Axel Acosta, of Washington state, had travelled to Houston by himself to attend the concert, having saved up pay for a flight from Seattle and the price of a ticket.
Yet, the trip turned to tragedy, when a crush among the crowd left eight people dead and hundreds injured.
On Monday, as a number of lawsuits were filed against the rapper and the promoters of the concert at the Astroworld festival, a lawyer for the Acosta family alleged the young man had the “life squeezed out of him”, and that his body had then been trampled on “like a piece of trash”.
Tony Buzbee, appearing with the family of the young man, a computer science student at Western Washington University in Bellingham, said people who perished as a result of a “crowd rush”, did not typically die from being trampled.
Rather, they died from what was known “compressive asphyxiation”, and was caused by many bodies being piled on top of them.
“This is exactly what happened to Axel. The immense force of the unruly and out-of-control crowd, created by the defendants’ gross negligence, created such significant pressure on to his body that he could not breathe,” he said.
“The air was literally, slowly squeezed out of him, sending his heart into cardiac arrest.”
Scott, 30, who is from Houston, is being sued by various individuals as a result of the deaths and injuries. He has not yet responded to the lawsuits but has offered to pay for the costs of the funerals of those who died.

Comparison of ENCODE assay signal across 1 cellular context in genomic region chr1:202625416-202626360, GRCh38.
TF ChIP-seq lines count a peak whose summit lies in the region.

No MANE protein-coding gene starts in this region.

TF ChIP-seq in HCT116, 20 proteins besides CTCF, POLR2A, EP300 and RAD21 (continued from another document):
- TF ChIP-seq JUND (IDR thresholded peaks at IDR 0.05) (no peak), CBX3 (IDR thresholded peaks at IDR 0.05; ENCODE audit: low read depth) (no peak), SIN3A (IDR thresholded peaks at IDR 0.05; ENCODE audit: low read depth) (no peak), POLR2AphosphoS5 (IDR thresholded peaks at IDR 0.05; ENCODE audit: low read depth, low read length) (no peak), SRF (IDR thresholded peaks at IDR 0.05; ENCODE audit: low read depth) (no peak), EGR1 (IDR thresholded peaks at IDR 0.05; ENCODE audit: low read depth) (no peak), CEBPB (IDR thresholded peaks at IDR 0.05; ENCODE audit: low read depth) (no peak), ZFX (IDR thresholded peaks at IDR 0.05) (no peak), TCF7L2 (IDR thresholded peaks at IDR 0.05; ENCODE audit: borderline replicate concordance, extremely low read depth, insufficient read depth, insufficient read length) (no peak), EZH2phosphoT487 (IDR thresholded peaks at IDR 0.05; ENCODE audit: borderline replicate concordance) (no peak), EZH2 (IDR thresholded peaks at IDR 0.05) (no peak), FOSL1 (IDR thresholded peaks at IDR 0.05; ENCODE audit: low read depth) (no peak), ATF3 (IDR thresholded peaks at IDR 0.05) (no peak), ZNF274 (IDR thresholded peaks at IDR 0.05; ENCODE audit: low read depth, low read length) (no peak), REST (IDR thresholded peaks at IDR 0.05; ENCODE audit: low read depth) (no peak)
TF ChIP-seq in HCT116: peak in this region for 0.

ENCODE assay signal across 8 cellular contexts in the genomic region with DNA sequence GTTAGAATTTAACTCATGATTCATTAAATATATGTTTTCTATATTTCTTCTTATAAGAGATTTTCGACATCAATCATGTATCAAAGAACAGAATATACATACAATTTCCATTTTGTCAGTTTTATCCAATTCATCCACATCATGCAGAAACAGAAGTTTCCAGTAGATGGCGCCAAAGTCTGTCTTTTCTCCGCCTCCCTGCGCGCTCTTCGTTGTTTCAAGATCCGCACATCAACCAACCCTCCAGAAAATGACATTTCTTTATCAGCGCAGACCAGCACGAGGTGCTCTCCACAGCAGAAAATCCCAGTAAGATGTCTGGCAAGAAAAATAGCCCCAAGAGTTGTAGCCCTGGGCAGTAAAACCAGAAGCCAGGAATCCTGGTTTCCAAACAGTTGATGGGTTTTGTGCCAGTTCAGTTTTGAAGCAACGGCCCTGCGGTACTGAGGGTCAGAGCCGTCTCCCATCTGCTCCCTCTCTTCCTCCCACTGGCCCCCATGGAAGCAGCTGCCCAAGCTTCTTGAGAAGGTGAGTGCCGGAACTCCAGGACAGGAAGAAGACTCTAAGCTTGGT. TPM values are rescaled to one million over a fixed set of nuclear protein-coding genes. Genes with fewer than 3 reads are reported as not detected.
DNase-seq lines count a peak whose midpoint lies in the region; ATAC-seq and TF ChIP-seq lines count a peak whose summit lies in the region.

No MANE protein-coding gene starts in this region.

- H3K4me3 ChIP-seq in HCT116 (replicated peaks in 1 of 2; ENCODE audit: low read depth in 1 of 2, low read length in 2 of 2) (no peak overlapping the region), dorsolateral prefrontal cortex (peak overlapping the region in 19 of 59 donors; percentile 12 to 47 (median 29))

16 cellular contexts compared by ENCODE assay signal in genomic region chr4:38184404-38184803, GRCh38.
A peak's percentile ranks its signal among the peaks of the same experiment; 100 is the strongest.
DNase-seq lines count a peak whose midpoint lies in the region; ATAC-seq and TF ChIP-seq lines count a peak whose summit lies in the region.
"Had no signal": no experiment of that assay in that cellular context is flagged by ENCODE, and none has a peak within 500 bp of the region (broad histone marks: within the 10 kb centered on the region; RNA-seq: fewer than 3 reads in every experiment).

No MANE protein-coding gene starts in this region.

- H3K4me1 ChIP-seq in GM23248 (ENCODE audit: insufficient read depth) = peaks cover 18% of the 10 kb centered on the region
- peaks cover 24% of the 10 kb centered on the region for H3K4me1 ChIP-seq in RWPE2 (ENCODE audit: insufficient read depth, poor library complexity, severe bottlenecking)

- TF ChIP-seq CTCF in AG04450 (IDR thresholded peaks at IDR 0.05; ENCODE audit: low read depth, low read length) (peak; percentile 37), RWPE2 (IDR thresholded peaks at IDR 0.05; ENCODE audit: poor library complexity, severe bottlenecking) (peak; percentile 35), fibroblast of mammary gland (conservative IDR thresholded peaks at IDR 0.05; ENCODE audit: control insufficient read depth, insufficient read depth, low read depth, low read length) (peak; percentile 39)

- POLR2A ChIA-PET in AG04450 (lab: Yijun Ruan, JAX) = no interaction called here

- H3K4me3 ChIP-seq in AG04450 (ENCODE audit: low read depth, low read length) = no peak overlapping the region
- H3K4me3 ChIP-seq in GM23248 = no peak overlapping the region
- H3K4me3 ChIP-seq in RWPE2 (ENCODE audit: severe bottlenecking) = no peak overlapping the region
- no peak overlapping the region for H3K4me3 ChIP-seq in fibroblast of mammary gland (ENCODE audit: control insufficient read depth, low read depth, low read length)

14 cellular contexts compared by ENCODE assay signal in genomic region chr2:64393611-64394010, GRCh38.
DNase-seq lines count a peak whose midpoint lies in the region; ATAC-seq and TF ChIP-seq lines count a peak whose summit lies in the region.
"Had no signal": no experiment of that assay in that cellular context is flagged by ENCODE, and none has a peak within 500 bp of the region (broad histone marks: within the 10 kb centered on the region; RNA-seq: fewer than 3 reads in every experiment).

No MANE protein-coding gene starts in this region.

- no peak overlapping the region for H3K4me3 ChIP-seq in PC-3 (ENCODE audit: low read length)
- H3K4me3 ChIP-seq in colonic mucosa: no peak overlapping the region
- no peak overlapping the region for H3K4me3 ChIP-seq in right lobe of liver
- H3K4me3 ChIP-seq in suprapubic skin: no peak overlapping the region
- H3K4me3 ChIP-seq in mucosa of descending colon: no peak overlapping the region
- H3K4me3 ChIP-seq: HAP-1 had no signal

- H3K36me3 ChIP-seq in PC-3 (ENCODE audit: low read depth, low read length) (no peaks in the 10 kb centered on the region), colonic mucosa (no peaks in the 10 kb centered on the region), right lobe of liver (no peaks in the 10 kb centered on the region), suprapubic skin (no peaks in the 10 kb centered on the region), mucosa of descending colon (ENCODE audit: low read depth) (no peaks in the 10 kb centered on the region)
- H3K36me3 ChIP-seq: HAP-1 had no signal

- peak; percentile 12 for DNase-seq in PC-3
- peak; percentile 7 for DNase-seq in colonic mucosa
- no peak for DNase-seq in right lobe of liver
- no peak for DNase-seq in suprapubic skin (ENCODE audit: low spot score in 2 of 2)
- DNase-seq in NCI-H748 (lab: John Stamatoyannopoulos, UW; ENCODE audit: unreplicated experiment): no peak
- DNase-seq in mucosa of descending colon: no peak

He and the promoters have been accused of failing to take steps to keep people safe, and of not taking action promptly enough once the incident happened.
Houston Fire Chief Samuel Piña said Mr Scott had a responsibility for the safety of the crowd at the event and that had he ended the performance sooner things may have been less frantic.
“If the lights would have been turned on – [if] the promoter or artist called for that – it would have chilled the crowd, and who knows,” he told CNN.
“‘Who knows what the outcome would have been? But everybody in that venue, starting from the artist on down, has a responsibility for public safety.”
Mr Buzbee, who said he would be filing a lawsuit on behalf of the family in the coming days, said that after he was fatally injured, other concert goers - trying to save their own lives - would have trampled him “like a piece of trash”.
“Two emergency responders tried to save Axel, but they failed, and so Axel died on the edge of a muddy ground of a concert he attended for fun,” he said.
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